Educational theories you must know. Bloom’s taxonomy. St.Emlyn’s

You can legitimately argue that Bloom’s taxonomy is not a theory but is rather a classification system (that’s what taxonomy means after all) and that’s true, but it has relevance to how we think about education and what it is that we try to teach.

Bloom’s taxonomy has been updated many times since originally devised back in the 1956. The latest iterations still has the core themes but be careful which version you are looking at when reading around the subject.

The three core elements of the taxonomy are the cognitive, affective and psychomotor domains. Each of the domains has a hierachy of intellectual behaviour pertinent to that domain.

Cognitive (knowledge)

Affective (attitude and self)

Psychomotor (skills)

Each of these has a description of the levels of expertise but there is no doubt that most of the examples you will see and hear described link to the cognitive domains. I would argue that in emergency medicine and critical care all aspects are important and as educators creating a balanced curriculum and learning experience we need to be aware and ensure that we develop our learners in all areas.


Blooms rose.svg
This is the pre 2011 version but is still useful for the language used to describe how you might test the different levels in the cognitive domain.

Blooms rose” by K. AainsqatsiOwn work. Licensed under CC BY-SA 3.0 via Commons.

The benefits of a classification system to educators is that we can see how the curriculum, learning activities and assessments fit into each of the domains. For example if we are teaching new starters then we may focus on simple acquisition of facts and in the testing of these. In contrast if we are teaching and testing advanced learning then we should be asking them how they evaluate and balance information. In emergency medicine we make many decisions on a shift and often with incomplete information. We therefore frequently have to function at very high levels within the cognitive domains, and at levels that require much more than the simple regurgitation of facts. Taking that together with Bloom’s taxonomy it can help us understand how, who, when and how we can teach that decision making, and of course how not to. MCQs are unlikely to be the right way to test our senior trainees and consultants.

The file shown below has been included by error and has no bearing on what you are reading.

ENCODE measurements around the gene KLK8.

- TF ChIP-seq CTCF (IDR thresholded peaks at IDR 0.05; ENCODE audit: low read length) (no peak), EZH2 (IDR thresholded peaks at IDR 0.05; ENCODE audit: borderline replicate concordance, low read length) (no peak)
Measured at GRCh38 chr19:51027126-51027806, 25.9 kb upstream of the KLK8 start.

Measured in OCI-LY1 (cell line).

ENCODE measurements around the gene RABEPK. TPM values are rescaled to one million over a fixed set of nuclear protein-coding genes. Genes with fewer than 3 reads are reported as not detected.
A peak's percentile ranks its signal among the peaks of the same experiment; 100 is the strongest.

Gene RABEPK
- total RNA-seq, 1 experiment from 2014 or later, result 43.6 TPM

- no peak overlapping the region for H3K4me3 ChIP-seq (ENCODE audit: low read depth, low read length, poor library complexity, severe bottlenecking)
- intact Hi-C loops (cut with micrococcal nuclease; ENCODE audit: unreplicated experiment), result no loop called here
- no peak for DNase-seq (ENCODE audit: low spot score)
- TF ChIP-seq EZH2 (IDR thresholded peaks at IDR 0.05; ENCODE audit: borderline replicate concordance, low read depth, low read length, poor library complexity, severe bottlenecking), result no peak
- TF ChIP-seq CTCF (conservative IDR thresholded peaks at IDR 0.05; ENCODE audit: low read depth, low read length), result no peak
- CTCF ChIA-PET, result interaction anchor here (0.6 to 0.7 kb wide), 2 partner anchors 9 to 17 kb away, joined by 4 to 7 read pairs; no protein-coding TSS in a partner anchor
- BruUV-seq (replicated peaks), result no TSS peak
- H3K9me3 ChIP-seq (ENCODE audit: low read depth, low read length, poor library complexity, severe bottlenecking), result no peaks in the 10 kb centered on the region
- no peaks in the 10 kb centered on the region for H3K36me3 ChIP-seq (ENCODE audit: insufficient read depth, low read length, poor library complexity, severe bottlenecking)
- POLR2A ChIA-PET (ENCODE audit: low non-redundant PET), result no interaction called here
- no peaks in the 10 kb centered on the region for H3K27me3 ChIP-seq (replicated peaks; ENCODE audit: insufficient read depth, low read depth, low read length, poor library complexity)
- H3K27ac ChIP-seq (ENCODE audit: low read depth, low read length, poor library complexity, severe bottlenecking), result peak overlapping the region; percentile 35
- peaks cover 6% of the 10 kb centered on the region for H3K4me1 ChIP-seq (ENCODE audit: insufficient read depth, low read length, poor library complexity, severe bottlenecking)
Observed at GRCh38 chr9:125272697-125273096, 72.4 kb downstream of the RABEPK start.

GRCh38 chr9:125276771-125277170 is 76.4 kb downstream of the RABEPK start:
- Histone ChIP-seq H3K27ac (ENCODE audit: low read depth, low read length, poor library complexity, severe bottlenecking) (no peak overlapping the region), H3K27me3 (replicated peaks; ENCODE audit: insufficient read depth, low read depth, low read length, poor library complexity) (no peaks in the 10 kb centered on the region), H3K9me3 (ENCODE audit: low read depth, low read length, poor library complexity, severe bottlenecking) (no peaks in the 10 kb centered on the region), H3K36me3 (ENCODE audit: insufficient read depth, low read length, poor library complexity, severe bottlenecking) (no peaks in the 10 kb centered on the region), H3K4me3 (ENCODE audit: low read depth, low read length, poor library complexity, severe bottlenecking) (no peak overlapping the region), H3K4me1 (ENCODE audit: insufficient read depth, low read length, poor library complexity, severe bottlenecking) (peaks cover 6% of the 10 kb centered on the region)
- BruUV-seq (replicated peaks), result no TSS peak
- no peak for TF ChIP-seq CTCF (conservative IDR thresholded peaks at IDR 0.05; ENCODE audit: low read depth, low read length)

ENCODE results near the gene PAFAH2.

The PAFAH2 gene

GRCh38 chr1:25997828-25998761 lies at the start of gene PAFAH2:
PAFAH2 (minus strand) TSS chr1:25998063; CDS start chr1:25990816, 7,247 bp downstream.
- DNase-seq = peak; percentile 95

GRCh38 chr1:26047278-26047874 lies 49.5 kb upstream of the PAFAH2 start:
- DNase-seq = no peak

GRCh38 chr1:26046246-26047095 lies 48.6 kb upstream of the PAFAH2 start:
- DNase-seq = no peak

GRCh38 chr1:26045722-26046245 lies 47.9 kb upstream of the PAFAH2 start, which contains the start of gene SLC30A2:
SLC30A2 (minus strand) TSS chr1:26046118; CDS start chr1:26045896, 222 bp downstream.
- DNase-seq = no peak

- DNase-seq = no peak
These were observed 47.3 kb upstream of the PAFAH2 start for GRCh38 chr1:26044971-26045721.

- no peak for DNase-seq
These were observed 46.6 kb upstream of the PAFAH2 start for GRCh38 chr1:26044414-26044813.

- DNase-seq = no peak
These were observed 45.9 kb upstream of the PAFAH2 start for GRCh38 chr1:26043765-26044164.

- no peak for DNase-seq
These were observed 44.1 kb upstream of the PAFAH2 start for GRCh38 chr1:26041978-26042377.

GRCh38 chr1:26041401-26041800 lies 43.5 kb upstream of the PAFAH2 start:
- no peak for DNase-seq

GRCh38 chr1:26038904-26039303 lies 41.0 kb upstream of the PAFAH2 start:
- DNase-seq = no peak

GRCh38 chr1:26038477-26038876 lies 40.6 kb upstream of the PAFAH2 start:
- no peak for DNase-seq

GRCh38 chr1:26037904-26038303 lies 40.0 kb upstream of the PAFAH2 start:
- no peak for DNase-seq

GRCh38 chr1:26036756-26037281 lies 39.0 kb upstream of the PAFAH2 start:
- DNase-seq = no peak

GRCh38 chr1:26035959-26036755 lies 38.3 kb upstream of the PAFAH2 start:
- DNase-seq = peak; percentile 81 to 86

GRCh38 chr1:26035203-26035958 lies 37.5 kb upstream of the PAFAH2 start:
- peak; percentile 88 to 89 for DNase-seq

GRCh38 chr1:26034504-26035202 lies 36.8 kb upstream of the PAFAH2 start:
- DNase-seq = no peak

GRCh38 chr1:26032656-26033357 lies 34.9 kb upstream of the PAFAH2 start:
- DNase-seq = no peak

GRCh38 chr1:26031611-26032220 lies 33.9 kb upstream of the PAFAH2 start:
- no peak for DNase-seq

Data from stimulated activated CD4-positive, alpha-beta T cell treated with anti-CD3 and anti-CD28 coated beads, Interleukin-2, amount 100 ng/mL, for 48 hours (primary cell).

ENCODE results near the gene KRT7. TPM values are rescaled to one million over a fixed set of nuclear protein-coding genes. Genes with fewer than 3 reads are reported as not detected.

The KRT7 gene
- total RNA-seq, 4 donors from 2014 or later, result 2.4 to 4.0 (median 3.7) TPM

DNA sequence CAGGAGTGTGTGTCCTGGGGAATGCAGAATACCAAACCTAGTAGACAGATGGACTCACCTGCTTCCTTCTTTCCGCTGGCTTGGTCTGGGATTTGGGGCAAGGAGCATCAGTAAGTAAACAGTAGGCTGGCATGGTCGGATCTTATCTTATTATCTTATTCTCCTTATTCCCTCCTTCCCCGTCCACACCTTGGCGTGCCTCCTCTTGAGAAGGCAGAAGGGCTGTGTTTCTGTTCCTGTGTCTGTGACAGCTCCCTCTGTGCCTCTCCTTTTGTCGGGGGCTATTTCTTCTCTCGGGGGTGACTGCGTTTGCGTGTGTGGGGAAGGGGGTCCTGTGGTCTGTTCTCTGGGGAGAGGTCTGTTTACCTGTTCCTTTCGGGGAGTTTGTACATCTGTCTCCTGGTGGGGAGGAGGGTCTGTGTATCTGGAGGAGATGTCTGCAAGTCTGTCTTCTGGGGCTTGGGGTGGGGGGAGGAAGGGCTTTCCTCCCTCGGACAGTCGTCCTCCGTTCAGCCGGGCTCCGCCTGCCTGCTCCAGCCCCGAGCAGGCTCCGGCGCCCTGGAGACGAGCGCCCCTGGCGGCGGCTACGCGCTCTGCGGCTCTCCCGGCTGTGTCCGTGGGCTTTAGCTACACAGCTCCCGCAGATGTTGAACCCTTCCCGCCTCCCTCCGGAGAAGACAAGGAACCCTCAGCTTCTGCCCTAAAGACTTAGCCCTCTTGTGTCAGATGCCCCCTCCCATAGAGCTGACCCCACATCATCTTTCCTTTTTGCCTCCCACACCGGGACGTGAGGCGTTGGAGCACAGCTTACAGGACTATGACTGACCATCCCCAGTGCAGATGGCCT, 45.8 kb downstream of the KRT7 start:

So Bloom’s is useful when writing learning objectives and measurable learning outcomes and you can see some nice examples here. University courses can use the categories to decide appropriate level questions for different levels of students. For example by asking higher level questions on synthesis and creation to masters level students. This is most obviously seen in the way questions and learning objectives are phrased.

If you want something a bit more entertaining try Harry Potter.


Why Bloom’s taxonomy matters.

Bloom’s taxonomy can therefore be useful for us to check that we are teaching at the right level, to the right people and with the right assessments.


Further reading

Bloom’s taxonomy

Wikipedia entry

Bloom’s taxonomy for teachers

Examples of using taxonomy to link to evaluation

Nice interactive model of the domains in University learning from Iowa state

More in this series

  1. Maslow’s hierachy of learning needs.
  2. Constructivism and socio-constructivism
  3. Lave and Wenger’s communities of practice
  4. Spaced repetition
  5. Miller’s assessment pyramid
  6. Bloom’s taxonomy
  7. Mastery, improvement and deliberate practice
  8. Kolb’s learning cycle
  9. Lewis change model

Before you go please don’t forget to…

Cite this article as: Simon Carley, "Educational theories you must know. Bloom’s taxonomy. St.Emlyn’s," in St.Emlyn's, November 4, 2015,

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